She didn’t have to worry about that setting him off.  He and Wendy were on each others shit lists right now, so all bets were off.  He grunted, scraping the side of the Miracle Whip jar with the knife.  “Well, get some of this, too.  We’re running low.”

“Okay,” she said, scrounging in her purse for some chap stick.

“Makeup, too?”

“It’s chap stick, Timmy.”

“Well, looks pink from here.”

“Too gaudy, you think?” she asked, snapping her purse closed.

“Oh, fuck off,” he answered.  He put the top on his sandwich and ground it flat with the palm of his hand.  He always liked his sandwiches like that. She watched him take it to his chair, but with his big bites, it was almost finished before he’d gotten himself horizontal again.

Her keys jangled brightly as she walked through the living room.  Now he noticed her hair.

“You curled your damned hair? You think you’re gonna run into somebody or something?”

“Look, Timmy. I don’t show up anywhere looking like trash.”

She saw a loose thread on the sparkly embroidery in her jean pocket and gave it a tug.

“Cheap Walmart shit,” she said.

He shook his head at her, hateful-like, everything about them in the sunless laughter and the anger in his eyes.  Swallowing his last bite, he said real slow and deliberate, “You ain’t gonna run into anyone cool enough up there for curling your damned hair.”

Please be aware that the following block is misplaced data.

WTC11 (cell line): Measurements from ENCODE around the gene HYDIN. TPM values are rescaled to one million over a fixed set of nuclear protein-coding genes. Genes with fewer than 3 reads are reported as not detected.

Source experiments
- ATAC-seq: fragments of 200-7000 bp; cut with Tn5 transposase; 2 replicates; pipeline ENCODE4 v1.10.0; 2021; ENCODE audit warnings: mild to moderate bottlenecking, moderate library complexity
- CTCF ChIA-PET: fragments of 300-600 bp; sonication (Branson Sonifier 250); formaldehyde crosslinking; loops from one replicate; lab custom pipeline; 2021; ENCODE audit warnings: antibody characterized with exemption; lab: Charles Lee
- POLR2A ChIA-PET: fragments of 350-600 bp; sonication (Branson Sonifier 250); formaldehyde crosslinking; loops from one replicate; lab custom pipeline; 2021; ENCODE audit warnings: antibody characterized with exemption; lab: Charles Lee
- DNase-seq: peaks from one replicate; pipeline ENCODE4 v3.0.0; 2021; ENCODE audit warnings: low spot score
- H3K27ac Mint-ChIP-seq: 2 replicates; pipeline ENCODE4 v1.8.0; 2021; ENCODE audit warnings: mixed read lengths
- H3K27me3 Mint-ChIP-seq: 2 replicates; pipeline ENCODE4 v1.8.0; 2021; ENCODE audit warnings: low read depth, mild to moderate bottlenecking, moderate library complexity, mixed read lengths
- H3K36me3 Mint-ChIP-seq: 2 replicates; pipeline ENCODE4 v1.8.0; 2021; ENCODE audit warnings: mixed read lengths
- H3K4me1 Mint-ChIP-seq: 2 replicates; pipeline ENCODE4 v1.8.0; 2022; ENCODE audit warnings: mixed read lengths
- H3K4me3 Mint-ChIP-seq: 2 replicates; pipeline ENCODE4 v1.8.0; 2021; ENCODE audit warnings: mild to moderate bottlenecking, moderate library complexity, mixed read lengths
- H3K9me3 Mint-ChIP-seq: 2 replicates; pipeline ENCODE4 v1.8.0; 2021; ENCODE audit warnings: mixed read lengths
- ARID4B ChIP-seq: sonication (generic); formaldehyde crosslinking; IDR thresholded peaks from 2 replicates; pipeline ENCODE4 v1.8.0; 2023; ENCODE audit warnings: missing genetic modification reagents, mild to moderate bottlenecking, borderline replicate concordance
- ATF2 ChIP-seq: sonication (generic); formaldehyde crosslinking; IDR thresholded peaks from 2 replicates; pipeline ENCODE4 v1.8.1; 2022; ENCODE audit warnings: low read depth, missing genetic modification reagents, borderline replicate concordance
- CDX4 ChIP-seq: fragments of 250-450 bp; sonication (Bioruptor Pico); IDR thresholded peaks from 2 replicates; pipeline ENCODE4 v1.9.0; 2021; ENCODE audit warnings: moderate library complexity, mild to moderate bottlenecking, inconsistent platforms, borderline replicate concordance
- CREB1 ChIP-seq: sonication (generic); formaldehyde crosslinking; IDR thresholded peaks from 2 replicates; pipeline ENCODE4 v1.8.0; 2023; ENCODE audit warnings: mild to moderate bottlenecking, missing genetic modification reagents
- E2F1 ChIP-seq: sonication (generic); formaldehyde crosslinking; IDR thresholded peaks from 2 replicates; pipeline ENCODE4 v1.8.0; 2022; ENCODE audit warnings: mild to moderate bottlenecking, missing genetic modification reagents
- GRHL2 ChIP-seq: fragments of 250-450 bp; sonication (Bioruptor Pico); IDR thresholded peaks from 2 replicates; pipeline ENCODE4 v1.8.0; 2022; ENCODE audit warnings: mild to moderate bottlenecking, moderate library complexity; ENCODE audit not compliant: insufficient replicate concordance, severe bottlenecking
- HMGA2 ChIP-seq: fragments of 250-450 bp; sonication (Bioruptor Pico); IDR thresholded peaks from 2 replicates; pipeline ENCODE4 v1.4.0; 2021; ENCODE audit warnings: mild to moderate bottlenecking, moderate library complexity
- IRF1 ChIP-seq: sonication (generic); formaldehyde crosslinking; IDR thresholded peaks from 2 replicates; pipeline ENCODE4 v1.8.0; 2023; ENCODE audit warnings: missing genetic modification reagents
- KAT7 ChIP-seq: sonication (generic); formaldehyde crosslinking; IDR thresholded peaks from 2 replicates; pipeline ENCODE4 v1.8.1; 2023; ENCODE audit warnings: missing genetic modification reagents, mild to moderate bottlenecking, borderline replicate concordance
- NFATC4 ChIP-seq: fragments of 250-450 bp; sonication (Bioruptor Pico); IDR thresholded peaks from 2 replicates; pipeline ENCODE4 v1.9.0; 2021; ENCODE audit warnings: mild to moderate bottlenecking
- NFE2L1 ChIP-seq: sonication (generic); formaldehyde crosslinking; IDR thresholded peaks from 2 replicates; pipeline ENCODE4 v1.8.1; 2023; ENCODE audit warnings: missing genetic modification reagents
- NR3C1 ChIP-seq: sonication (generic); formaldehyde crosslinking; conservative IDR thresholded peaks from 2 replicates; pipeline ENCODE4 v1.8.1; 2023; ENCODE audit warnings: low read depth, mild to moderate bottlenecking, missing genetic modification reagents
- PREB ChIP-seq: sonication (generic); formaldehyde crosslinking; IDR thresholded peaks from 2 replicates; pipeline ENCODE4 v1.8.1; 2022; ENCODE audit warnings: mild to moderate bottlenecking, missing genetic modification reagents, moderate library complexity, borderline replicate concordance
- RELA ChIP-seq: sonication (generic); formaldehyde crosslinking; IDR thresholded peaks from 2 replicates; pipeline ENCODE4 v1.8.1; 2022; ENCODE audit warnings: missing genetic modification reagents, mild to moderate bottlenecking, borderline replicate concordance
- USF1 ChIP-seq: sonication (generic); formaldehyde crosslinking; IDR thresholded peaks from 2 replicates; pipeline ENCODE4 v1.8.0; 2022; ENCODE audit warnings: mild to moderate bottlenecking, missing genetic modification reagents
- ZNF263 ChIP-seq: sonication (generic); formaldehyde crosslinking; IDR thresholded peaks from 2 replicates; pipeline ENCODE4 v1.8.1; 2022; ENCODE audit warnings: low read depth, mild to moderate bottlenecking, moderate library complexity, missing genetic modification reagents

But she was already turning and the whine of the screen door hinge almost drowned out his words.  On the way up the road, she glanced back in the rear view mirror, watching the dust clouds rolling up in her wake.  It was too big for her, she reckoned, but she loved driving Timmy’s truck.  It was almost a shame he’d get his real license back soon.

There was only a couple cars outside of Kern’s when she got there.  One belonged to the old hag behind the counter who always asked her when she and Timmy were gonna have a baby.  The other was the white Cavalier that belonged to the store owner.  When she took her sunglasses off at the door, she could see him sitting back in his office, playing some game on his computer.  He didn’t glance up.  She turned her lip at the sight of him.

Maybe some people would turn up, she thought.  Maybe this was just a little lull.  She lingered in the chip aisle for what seemed an age, but no one drove up, not even to the gas pumps outside.  Finally, crestfallen, she took her things to the counter to pay up.  The hag was a little nicer today, though she glanced more than once at the tattoos that showed under her crop top.

“How’s Timmy?”

“He’s good.”

“How’s your mother?”